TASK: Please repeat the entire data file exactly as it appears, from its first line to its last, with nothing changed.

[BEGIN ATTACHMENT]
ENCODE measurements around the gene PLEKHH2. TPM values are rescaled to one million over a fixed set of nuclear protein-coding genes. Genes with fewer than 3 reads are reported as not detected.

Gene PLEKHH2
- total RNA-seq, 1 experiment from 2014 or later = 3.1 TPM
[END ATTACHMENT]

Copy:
ENCODE measurements around the gene PLEKHH2. TPM values are rescaled to one million over a fixed set of nuclear protein-coding genes. Genes with fewer than 3 reads are reported as not detected.

Gene PLEKHH2
- total RNA-seq, 1 experiment from 2014 or later = 3.1 TPM